The use of a trademark as a hashtag on social networks sometimes causes problems for companies who feel that their intellectual property rights have been infringed.
Opposition to an unrestricted and free use of the hashtag, in this case #Rio2016, also originated from several Olympic Committees in the context of the 2016 Summer Olympic Games in Rio.
The firm position of the Olympic Committees
During the Summer Olympic Games of 2016, the hashtag “#Rio2016” was obviously widespread across the Internet and on various social networks. Many Internet users and companies have frequently used the hashtag to support and encourage their national team.
However, not everyone was enthusiastic about this practice. In fact, several Olympic Committees, including Germany and the US, banned the use of the hashtag by non-Olympic sponsor companies. The Committees considered that the companies were not entitled to use the hashtag since, according to the Committees, such use is an act of counterfeit which infringes their intellectual property rights.
In the United States, the Committee served notice to a women’s ready-to-wear company, Oiselle, to remove a picture posted on Instagram of a track and field athlete of the national team who is also the brand ambassador, and under which the caption included the hashtag #RoadtoRio. The founder of the trademark, Sally Bergeson, has also reacted to the controversy by posting on her blog an article about the rule that is causing this prohibition, “Rule 40“. The rule, enshrined in the Olympic Charter states that “except as permitted by the IOC Executive Board, no competitor, team official or other team personnel who participates in the Olympic Games may allow his person, name, picture or sports performances to be used for advertising purposes during the Olympic Games.”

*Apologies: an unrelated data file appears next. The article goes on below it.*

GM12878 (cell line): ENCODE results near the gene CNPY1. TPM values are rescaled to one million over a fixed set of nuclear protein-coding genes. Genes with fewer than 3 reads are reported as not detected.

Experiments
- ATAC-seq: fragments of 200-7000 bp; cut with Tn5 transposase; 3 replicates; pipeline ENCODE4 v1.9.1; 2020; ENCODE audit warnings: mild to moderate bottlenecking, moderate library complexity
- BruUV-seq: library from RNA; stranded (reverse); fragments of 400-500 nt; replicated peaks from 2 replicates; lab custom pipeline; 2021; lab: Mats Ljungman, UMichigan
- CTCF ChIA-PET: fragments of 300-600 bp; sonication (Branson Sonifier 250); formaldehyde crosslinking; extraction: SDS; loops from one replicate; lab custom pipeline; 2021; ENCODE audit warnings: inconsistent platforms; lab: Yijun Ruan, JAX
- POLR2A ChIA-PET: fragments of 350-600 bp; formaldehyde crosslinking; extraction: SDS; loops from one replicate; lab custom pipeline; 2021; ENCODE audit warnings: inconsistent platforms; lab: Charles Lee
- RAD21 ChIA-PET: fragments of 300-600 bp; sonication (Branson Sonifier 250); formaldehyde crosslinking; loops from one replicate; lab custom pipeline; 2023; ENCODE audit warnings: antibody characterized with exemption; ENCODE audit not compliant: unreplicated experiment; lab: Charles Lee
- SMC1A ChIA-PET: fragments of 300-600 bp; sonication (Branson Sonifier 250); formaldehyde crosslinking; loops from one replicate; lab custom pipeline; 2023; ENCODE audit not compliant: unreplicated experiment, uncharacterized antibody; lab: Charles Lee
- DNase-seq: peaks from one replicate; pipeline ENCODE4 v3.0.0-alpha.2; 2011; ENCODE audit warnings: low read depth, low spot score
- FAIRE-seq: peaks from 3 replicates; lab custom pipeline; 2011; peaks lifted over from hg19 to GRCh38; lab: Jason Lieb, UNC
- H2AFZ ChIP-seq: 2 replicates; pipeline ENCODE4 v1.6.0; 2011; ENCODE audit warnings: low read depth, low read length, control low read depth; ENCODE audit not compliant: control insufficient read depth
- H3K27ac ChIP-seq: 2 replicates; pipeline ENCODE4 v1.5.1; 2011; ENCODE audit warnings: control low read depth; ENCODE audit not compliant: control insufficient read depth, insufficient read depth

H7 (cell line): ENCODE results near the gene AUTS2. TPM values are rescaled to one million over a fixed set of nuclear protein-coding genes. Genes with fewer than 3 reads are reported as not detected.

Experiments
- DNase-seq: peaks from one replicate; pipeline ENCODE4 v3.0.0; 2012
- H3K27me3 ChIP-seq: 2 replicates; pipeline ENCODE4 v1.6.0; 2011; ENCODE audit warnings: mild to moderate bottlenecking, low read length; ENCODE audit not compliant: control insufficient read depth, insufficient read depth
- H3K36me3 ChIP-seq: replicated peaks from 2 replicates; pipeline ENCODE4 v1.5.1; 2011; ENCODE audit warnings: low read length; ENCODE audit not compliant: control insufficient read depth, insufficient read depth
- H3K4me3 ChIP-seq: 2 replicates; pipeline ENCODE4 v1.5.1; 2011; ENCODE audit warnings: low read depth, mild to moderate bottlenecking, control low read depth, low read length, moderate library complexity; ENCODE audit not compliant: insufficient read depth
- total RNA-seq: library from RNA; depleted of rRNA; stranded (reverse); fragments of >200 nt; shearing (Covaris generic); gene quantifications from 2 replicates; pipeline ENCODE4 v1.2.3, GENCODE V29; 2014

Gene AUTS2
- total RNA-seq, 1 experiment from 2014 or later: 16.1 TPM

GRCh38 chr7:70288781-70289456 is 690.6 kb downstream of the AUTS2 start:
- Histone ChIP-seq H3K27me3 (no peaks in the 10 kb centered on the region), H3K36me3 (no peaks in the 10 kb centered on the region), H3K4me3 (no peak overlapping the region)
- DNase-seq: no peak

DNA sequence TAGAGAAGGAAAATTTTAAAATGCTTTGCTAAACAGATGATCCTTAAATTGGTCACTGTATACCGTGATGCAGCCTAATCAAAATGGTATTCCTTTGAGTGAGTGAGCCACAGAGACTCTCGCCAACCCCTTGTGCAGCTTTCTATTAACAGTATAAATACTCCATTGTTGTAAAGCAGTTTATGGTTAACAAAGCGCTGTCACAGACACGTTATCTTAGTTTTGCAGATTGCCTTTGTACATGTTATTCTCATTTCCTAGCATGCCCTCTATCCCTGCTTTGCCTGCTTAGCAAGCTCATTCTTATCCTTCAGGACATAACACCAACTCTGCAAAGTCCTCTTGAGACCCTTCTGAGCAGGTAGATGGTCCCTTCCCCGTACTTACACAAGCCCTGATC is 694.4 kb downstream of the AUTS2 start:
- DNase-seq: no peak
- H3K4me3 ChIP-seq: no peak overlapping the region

However, the decision was not unanimously nor positively welcomed. Some companies in the United States defended themselves by suing the Committee and condemned a ridiculous and far too strict restriction policy.
In Europe these prohibitions also seem absurd. In reference to the judgment of the Court of Justice of the European Union on September 22, 2011 involving Interflora and Marks & Spencer, the use of a trademark as a Google AdWord can be an act of counterfeit if that use has adverse effects on the functions of the trademark, that is, on the specific image which the company wants to create in the mind of the consumer. One can draw a parallel between Google AdWords and hashtags and consider that only a hashtag which adversely affects the functions of the trademark can be prohibited.
Yet, if the company simply wishes to support its country in the context of the competition and if no business link is established between the Olympic Games and company (i.e. if the hashtag is not used in relation to the goods and services of the company), then it is entitled to use this hashtag.
The hashtag #Rio2016 therefore cannot be protected in the same manner as the Olympic rings symbol for example, because it is not a trademark or a design within in the strict legal sense of the term. Thus, its use should not be as limited as some Olympic Committees are arguing.